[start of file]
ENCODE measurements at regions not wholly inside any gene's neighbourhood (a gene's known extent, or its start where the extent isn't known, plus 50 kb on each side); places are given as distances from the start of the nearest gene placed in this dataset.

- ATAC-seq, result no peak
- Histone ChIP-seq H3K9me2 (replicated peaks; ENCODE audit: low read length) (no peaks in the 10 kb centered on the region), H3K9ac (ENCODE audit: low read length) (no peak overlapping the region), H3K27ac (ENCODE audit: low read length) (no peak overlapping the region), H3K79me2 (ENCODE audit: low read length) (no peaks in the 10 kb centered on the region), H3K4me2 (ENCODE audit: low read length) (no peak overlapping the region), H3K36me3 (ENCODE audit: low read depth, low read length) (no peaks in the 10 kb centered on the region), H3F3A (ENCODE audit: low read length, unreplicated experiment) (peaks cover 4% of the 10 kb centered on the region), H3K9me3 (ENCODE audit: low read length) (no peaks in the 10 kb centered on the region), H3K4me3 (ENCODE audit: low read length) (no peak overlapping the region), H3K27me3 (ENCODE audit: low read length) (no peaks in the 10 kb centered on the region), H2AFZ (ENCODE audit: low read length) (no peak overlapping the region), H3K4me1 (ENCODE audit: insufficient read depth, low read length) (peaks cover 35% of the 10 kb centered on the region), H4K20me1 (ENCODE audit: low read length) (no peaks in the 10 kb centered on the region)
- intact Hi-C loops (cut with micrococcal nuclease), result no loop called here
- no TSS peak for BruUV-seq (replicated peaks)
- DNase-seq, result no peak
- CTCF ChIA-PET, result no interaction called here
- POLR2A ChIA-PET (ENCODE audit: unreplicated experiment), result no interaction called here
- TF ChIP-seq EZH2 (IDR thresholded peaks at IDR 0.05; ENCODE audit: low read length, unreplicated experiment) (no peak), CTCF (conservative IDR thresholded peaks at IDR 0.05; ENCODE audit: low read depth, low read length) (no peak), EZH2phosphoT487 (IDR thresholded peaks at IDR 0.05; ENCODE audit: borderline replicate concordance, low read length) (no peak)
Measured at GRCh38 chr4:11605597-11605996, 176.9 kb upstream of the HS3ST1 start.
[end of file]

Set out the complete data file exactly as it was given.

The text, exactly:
ENCODE measurements at regions not wholly inside any gene's neighbourhood (a gene's known extent, or its start where the extent isn't known, plus 50 kb on each side); places are given as distances from the start of the nearest gene placed in this dataset.

- ATAC-seq, result no peak
- Histone ChIP-seq H3K9me2 (replicated peaks; ENCODE audit: low read length) (no peaks in the 10 kb centered on the region), H3K9ac (ENCODE audit: low read length) (no peak overlapping the region), H3K27ac (ENCODE audit: low read length) (no peak overlapping the region), H3K79me2 (ENCODE audit: low read length) (no peaks in the 10 kb centered on the region), H3K4me2 (ENCODE audit: low read length) (no peak overlapping the region), H3K36me3 (ENCODE audit: low read depth, low read length) (no peaks in the 10 kb centered on the region), H3F3A (ENCODE audit: low read length, unreplicated experiment) (peaks cover 4% of the 10 kb centered on the region), H3K9me3 (ENCODE audit: low read length) (no peaks in the 10 kb centered on the region), H3K4me3 (ENCODE audit: low read length) (no peak overlapping the region), H3K27me3 (ENCODE audit: low read length) (no peaks in the 10 kb centered on the region), H2AFZ (ENCODE audit: low read length) (no peak overlapping the region), H3K4me1 (ENCODE audit: insufficient read depth, low read length) (peaks cover 35% of the 10 kb centered on the region), H4K20me1 (ENCODE audit: low read length) (no peaks in the 10 kb centered on the region)
- intact Hi-C loops (cut with micrococcal nuclease), result no loop called here
- no TSS peak for BruUV-seq (replicated peaks)
- DNase-seq, result no peak
- CTCF ChIA-PET, result no interaction called here
- POLR2A ChIA-PET (ENCODE audit: unreplicated experiment), result no interaction called here
- TF ChIP-seq EZH2 (IDR thresholded peaks at IDR 0.05; ENCODE audit: low read length, unreplicated experiment) (no peak), CTCF (conservative IDR thresholded peaks at IDR 0.05; ENCODE audit: low read depth, low read length) (no peak), EZH2phosphoT487 (IDR thresholded peaks at IDR 0.05; ENCODE audit: borderline replicate concordance, low read length) (no peak)
Measured at GRCh38 chr4:11605597-11605996, 176.9 kb upstream of the HS3ST1 start.